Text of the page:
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I’ve been using my investment time at thoughtbot to build a multiplayer chess game using Elixir and Phoenix in order to hone my skills in that area. One of the trickiest and most fun parts of the project so far has been generating all the possible moves for a player to make.
Moving your code towards a more functional style can have a lot of benefits – it can be easier to reason about, easier to test, more declarative, and more. One thing that sometimes comes out worse in the move to FP, though, is organization. By comparison, Object Oriented Programming classes are a pretty useful unit of organization – methods have to be in the same class as the data they work on, so your code is pushed towards being organized in pretty logical ways.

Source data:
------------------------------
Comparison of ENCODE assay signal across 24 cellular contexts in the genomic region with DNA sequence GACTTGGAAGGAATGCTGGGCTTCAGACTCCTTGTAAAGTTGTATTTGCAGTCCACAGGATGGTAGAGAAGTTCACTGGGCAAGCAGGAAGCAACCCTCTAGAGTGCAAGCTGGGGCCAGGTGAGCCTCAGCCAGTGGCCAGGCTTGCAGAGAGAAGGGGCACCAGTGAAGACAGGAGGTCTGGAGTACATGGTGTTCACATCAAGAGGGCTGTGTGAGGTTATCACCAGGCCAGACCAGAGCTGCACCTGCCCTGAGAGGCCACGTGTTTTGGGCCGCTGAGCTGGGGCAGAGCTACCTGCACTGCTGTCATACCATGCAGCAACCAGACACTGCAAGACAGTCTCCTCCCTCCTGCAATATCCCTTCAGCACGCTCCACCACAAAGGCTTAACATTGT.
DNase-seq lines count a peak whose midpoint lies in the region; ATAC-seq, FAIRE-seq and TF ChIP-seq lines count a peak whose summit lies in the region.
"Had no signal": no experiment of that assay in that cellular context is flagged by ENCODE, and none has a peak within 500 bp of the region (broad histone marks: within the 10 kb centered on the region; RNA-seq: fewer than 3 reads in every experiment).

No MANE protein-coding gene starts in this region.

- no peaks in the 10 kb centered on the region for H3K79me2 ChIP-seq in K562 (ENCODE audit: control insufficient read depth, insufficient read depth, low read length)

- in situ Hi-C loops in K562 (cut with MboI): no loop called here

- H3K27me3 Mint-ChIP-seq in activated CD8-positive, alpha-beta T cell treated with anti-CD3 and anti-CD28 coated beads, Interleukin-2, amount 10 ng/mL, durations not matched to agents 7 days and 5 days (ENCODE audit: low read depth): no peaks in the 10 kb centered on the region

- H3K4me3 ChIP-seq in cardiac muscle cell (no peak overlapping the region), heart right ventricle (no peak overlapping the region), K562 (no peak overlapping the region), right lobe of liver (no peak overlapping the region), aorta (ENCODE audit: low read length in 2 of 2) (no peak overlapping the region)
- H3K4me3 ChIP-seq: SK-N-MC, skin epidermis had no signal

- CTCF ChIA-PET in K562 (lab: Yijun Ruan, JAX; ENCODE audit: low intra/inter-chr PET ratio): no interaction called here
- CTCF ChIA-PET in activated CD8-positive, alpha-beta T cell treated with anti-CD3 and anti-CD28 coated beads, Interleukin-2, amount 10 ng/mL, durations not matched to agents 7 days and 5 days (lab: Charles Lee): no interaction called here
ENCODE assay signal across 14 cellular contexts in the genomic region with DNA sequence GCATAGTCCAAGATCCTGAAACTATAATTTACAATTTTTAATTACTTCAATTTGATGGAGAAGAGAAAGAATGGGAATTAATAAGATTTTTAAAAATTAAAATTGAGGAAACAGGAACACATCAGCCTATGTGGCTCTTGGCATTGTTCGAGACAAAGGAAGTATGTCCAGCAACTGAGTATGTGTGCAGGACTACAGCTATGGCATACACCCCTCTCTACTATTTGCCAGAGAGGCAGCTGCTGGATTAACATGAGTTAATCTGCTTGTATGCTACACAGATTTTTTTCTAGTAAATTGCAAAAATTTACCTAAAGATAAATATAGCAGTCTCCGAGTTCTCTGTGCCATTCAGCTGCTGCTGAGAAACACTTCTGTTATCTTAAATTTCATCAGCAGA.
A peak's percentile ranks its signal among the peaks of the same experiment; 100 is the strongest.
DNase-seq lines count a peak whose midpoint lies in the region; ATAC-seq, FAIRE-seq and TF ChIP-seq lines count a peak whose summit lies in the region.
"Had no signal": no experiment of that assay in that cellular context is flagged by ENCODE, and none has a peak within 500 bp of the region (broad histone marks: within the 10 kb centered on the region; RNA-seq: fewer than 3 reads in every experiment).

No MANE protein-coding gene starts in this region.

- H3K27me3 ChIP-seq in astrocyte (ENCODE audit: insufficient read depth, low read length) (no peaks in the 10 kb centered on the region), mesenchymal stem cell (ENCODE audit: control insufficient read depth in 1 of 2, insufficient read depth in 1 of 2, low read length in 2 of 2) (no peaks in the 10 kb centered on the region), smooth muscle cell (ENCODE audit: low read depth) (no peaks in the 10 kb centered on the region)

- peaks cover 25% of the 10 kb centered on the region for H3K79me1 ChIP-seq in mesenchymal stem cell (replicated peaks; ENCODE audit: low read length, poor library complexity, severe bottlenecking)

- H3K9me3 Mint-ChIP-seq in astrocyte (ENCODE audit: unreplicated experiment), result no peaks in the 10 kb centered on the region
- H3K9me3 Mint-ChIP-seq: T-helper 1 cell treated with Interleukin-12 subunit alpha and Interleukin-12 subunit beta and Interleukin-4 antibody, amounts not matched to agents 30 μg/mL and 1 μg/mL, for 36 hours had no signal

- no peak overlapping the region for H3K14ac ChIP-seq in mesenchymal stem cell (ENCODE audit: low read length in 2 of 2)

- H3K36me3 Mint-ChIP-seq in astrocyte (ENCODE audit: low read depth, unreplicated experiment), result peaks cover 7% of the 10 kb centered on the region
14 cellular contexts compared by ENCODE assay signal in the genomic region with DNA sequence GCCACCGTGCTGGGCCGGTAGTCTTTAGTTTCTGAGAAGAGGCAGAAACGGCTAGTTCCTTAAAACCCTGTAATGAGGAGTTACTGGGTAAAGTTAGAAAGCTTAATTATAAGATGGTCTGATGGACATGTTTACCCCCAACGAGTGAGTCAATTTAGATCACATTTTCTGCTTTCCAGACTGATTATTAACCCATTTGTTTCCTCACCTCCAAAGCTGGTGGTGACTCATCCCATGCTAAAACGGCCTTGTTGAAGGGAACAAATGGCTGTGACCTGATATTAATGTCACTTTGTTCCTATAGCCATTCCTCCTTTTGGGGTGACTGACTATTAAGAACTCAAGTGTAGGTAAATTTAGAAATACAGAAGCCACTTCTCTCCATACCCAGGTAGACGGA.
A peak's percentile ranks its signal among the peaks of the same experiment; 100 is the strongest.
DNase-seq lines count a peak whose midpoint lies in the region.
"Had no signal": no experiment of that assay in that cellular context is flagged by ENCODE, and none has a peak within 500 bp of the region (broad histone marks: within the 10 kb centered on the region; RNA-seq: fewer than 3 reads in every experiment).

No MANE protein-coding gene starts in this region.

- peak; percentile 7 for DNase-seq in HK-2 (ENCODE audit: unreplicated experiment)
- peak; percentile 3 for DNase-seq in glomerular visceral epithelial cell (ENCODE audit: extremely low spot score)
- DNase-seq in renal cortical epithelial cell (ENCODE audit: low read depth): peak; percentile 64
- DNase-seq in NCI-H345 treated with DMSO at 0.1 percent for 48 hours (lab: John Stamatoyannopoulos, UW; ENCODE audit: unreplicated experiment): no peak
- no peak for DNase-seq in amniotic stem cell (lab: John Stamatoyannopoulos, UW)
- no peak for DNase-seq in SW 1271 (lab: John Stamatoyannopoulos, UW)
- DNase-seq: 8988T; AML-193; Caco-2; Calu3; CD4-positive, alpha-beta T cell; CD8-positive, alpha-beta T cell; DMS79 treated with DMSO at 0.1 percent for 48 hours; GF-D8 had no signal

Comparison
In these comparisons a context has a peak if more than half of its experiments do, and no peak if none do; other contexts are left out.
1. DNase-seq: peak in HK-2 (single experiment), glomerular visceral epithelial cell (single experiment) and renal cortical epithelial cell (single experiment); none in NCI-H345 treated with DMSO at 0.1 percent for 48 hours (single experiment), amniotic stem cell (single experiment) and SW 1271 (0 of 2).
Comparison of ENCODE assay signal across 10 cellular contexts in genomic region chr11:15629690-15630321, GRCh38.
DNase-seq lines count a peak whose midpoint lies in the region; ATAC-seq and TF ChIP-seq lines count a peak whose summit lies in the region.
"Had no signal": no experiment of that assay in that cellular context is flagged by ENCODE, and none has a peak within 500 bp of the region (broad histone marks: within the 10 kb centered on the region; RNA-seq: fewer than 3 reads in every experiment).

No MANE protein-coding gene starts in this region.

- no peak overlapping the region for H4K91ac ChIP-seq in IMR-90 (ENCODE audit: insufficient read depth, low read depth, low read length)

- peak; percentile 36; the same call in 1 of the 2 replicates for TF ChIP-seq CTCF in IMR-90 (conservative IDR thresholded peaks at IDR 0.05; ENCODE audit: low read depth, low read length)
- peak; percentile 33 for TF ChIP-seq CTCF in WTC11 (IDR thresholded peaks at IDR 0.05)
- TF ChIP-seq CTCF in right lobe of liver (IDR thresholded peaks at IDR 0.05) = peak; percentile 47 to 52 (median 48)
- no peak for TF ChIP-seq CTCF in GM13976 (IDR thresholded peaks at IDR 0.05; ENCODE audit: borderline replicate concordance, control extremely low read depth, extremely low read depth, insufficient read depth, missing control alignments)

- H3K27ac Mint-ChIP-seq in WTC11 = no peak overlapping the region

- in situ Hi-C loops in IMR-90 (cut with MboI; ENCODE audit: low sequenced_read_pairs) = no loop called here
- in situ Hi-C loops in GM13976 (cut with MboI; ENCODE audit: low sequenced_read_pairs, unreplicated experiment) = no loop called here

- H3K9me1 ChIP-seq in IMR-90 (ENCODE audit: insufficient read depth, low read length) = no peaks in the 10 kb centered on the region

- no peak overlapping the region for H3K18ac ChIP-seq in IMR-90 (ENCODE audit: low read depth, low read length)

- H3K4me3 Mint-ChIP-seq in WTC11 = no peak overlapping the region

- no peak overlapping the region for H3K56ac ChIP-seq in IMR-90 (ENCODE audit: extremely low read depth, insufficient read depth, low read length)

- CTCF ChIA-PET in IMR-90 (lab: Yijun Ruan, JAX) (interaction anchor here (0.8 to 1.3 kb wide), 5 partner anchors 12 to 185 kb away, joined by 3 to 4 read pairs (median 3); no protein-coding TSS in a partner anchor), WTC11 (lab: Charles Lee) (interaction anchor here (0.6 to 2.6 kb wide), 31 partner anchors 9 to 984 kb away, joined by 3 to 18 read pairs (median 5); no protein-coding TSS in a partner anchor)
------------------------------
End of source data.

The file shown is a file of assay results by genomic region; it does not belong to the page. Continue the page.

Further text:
I was curious about this book in particular because I wanted to know how a book would that explains functional programming for people that are starting this journey would be My path to learning functional programming was not linear and I had to go through many different resources until I finally wrapped my head around this (not so) new concept.
I’m an happy owner of BMW 320CI (2003 coupe) and because I love my car and missing set of modern features like playing music from USB, AUX, Phone connection, voice control, mirrors memory and many other small things. I started to implement them by myself.
Written by Pete Corey on Aug 13, 2018. RSS Feed Newsletter Archives Last time we wrote about using Elixir to generate all possible voicings of a given guitar chord to find the voicing with the best voice leading between another chord.